Carrying colourful signs wth slogans in English, French, and Dutch, over 30,000 students streamed through the streets of Brussels on Thursday for the third consecutive week of protests against climate change.
The demonstrations were inspired by the actions of Swedish climate activist Greta Thunberg, 16, who took a stand against global warming in August 2018 and has since then become a symbol of youth engagement on environmental issues.
Her actions have trickled down inspiring youth all over Europe to take to the streets: last Friday, more than 60,000 students across the continent, with large groups convening in Germany, Belgium and Switzerland, protested calling for more government action to slow down climate change.
Thunberg herself was expected to show up for a student march on Friday in Davos, Switzerland, where world leaders, entrepreneurs, and business people are gathered for the 2019 edition of the World Economic Forum. The 16-year-old activist travelled to Switzerland by train to hammer home her environmentalist message, before she addressed the elite in Davos via video message.
“Some people — some companies and decision-makers in particular — have known exactly what priceless values they are sacrificing to continue making unimaginable amounts of money,” Thunberg said. She then made an appeal to World Economic Forum attendees: "I ask you to stand on the right side of history. I ask you to pledge to do everything in your power to push your own business or government in line with a 1.5C world."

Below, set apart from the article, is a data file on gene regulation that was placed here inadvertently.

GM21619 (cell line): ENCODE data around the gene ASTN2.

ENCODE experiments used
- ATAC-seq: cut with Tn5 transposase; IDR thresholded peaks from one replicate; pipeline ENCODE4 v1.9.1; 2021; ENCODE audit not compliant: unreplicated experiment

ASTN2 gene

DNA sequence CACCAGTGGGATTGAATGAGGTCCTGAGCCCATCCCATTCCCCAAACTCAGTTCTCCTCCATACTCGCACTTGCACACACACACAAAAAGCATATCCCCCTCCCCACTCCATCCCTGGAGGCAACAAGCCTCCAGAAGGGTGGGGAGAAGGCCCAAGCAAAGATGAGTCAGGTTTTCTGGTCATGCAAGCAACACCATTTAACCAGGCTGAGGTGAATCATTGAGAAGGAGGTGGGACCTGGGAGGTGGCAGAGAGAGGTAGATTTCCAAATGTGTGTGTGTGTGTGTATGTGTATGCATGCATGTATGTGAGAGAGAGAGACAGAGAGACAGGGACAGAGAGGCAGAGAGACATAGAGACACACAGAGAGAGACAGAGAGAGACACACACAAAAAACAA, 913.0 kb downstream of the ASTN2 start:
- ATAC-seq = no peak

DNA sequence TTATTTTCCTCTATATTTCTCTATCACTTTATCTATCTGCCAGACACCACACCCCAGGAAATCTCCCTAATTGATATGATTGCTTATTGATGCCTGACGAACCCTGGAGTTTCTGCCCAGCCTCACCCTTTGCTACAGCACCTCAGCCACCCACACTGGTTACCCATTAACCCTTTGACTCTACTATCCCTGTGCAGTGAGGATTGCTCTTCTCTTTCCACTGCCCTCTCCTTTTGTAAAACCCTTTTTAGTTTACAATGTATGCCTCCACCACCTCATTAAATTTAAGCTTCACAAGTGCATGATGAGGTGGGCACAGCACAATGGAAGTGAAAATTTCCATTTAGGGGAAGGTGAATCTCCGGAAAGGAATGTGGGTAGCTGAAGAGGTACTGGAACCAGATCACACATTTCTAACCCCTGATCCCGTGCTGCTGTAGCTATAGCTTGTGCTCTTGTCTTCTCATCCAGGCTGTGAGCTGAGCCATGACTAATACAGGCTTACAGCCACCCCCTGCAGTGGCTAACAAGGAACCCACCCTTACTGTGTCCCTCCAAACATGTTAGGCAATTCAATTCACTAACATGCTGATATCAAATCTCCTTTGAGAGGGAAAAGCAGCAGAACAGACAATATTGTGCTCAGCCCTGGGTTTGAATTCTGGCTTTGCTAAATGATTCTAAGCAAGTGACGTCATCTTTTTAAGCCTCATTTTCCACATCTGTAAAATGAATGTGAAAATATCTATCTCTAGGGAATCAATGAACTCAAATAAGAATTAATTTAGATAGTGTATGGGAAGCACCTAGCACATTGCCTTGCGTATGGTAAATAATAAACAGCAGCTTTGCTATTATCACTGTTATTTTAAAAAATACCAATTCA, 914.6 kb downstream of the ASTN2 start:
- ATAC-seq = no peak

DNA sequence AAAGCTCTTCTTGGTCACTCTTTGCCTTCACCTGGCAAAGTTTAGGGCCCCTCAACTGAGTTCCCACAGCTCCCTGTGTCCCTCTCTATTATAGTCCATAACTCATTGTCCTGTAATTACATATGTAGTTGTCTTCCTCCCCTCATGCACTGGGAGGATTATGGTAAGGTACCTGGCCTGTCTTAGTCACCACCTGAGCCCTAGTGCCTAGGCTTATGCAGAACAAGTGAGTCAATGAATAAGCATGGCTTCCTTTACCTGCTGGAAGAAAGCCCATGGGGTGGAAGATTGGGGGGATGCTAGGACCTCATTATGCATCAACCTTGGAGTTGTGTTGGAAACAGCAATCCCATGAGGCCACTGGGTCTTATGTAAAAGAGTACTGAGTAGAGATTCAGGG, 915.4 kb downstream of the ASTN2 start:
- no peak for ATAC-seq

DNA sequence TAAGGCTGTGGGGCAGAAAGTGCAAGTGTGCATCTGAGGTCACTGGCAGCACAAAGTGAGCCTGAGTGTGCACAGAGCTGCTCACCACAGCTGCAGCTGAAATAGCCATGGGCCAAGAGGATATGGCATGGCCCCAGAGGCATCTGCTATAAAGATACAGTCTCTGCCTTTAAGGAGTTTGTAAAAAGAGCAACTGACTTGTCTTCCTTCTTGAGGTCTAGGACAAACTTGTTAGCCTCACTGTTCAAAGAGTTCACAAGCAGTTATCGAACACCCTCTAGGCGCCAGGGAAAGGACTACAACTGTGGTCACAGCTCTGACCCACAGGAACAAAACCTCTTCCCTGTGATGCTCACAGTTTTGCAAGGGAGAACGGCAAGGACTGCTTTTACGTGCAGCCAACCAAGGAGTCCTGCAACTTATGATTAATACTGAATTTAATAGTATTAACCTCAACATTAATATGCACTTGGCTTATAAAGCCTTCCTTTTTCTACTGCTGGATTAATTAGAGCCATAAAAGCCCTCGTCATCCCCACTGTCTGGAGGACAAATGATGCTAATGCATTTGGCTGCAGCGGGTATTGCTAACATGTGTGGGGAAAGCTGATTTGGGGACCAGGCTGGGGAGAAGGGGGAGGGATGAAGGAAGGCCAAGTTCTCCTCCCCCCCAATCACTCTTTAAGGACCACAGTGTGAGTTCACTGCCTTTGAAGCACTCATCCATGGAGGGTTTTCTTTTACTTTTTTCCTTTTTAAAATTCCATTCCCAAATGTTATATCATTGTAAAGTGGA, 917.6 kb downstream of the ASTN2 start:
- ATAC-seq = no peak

As Greta threw down the gauntlet in Davos, sleeping in a tent among other forms of protest, young people in Belgiam also decided to challenge institutions by skipping school to attend a march for the climate in Brussels.
In October 2018, the UN Intergovernmental Panel on Climate Change warned that world leaders have only 12 years left to take urgent and unprecedented action in order to keep global temperatures to a maximum of 1.5C above pre-industrial levels. A steeper increase in temperature would mean extreme heat and poverty for hundreds of millions of people across the globe as well as increased risks of droughts and floods.
"We want the government to take action and create a cleaner world. We're showing the big politicians in Belgium that we're afraid for our future and that we're going to have to deal with all the problems climate change brings along", a young Belgian student called Oona told Euronews after taking part in the Brussels march.
"It's not about paying for our plastic bags or changing our toothbrushes to wooden ones: we need them to realize that the world is falling apart and there won't be anything left if we keep producing, eating meat, cutting down trees, driving cars at this speed", Oona added.
"We have one message: clean the planet for the future!" Cody Corthouts, 19, told The Cube. Fleur, 17, who also marched through the streets of Brussels and past the European Parliament, was positive about the success that the event has had: "I'm really happy that the Belgian youth took the initiative on this matter."
Some young protesters carried witty placards with slogans like "We're hotter than the climate" and "Change the system, not the climate". Others presented consequences of rising global temperatures: "Without Earth, there's going to be no more beer," one sign read.